Countries are often compared by levels of development along a continuum from industrialized, developed countries (largely in the North) to the least developed countries (in the South). The size of this North—South divide and its increase over time are repeatedly confirmed by socioeconomic indicators in reports from various intergovernmental organizations. However, the conceptual challenge is to reflect the significant diversity of industrialized and developing countries in the design and selection of sustainable development indicators and determine how it affects their universal validity.
A number of indicators are clearly biased toward industrialized countries and their stage of socioeconomic development. In the economic domain, indicators such as GDP and income per capita are usually based on data for money flows generated through wage labor in the formal economy, partly because of the difficulty of defining and measuring nonmarket and subsistence activities. GDP has been repeatedly criticized for failing to incorporate the value of the informal economy, which constitutes a significant proportion of productive activity: 55 percent (Fukami 1999; Statistisches Bundesamt 1995, 2003), even in developed countries. In developing countries, the informal economy can reach up to 90 percent. The informal economy meets many development needs, such as child care, education, subsistence food production, water supply, fuel, housekeeping, handcrafts, and other domestic products. Where environmental conditions are good and traditional rural social and subsistence systems intact, the quality of life can be quite high, even in countries classed statistically as least developed. It would be valuable to determine how paid and unpaid work differ in their contributions to social, economic, and environmental sustainability.14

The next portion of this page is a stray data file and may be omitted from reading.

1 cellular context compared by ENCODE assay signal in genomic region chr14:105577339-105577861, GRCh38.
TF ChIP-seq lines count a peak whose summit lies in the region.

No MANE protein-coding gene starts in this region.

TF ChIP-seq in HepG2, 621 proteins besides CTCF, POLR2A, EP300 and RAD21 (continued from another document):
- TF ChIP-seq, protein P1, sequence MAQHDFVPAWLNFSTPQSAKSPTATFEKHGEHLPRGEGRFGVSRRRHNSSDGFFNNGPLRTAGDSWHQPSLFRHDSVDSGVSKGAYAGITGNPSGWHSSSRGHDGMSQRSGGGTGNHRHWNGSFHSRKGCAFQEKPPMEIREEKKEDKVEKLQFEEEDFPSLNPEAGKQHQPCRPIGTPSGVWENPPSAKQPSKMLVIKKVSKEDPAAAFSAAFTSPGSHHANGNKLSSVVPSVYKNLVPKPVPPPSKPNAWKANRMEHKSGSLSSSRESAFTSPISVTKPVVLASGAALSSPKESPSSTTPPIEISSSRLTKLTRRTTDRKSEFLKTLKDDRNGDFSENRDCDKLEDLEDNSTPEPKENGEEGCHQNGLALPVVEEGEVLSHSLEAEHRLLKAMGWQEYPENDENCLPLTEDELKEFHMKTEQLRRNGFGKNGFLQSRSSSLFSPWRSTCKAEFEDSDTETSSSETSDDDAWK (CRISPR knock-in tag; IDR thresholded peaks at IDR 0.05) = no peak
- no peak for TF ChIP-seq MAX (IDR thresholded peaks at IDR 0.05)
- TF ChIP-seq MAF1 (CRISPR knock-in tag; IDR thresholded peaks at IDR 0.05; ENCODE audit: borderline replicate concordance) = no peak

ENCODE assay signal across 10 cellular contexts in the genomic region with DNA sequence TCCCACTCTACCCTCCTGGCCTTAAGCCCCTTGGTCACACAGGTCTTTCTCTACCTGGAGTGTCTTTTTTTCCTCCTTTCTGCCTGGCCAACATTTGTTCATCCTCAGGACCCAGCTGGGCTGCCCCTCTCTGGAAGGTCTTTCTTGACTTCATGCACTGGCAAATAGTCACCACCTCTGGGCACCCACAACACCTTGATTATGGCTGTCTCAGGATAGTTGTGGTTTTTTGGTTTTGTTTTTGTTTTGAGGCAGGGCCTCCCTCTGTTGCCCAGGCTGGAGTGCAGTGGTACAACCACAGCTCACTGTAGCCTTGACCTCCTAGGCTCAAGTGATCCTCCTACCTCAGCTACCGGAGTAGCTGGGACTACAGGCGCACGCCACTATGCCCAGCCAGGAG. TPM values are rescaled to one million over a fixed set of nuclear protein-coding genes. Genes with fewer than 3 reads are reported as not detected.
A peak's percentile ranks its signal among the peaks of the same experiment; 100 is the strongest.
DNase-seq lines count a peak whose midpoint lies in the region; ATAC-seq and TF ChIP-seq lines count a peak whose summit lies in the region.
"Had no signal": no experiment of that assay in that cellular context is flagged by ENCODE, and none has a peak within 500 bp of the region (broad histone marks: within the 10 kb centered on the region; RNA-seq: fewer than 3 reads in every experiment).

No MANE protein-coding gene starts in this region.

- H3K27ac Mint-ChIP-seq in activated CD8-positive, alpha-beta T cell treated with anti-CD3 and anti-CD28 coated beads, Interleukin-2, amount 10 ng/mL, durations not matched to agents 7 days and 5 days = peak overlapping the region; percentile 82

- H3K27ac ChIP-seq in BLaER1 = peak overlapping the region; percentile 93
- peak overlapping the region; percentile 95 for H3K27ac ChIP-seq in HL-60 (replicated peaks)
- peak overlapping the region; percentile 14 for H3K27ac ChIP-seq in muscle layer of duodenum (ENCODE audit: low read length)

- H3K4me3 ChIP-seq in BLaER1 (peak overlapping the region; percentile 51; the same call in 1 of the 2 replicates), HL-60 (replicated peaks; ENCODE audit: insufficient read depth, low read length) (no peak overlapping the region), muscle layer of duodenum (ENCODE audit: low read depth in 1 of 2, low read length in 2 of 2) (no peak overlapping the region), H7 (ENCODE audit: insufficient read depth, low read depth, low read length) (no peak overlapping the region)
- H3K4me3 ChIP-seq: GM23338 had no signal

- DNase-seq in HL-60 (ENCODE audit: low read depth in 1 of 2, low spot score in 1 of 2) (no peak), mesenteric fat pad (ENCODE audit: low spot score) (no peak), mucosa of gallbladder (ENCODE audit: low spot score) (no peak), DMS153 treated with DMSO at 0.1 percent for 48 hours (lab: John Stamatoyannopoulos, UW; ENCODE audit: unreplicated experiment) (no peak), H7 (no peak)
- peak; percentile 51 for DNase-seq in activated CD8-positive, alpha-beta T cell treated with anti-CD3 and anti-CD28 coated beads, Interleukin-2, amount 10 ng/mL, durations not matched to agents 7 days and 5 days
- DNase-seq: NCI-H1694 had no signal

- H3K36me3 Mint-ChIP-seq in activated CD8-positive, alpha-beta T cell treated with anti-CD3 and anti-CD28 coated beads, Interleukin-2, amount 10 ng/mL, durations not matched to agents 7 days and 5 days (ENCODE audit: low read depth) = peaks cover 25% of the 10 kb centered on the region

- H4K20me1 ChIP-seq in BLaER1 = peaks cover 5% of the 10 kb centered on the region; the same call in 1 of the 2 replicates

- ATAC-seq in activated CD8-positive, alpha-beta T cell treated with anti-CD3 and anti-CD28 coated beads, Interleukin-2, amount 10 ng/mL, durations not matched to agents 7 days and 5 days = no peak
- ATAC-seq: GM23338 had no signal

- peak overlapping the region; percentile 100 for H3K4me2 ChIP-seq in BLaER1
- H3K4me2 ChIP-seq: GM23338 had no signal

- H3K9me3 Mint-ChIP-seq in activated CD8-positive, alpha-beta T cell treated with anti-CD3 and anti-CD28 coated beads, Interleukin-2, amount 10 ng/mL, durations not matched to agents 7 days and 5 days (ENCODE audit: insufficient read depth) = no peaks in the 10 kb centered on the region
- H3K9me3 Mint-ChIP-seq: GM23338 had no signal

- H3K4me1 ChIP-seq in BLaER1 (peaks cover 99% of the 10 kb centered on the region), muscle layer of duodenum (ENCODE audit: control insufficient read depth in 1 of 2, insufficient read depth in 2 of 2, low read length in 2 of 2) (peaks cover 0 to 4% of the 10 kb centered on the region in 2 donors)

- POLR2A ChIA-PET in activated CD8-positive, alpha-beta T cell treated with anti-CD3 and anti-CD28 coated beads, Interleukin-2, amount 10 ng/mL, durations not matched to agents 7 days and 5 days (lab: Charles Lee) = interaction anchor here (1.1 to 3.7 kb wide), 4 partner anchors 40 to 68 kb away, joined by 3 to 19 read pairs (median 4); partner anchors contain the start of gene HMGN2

Another bias linked to the level of socioeconomic development lies in data availability and the effectiveness of statistical services. Most indicators originally were developed by industrialized countries, according to their own priorities, and reflect what they do best. Countries that are less developed economically may be more advanced in areas such as social cohesion or solidarity that are not captured in standard indicators. For example, an indicator of strong family relationships within and between generations would highlight the social and economic benefits of extended families, village communities, clans, and tribes, and the costs of the high divorce rates would be more important in countries without public health care and other welfare systems where people rely on these informal security systems.
The interpretation of indicators is often biased toward developed countries as well. For example, the number of cars in an industrialized country is usually used as an indicator of air pollution and consequent impact on human health. In a developing country, on the other hand, it may indicate improved access to markets and education. Different contexts may call for different indicators that have the same meaning. For example, coronary heart disease may be a more relevant health indicator in a developed country, whereas infant mortality may be more appropriate in a developing country.15
Recognition of this problem is leading to the revision of some indices. For example, the Growth Competitiveness Index of the World Economic Forum (WEF 2004), which has previously emphasized technological development, is being redesigned to reflect competitiveness at various stages of economic development.
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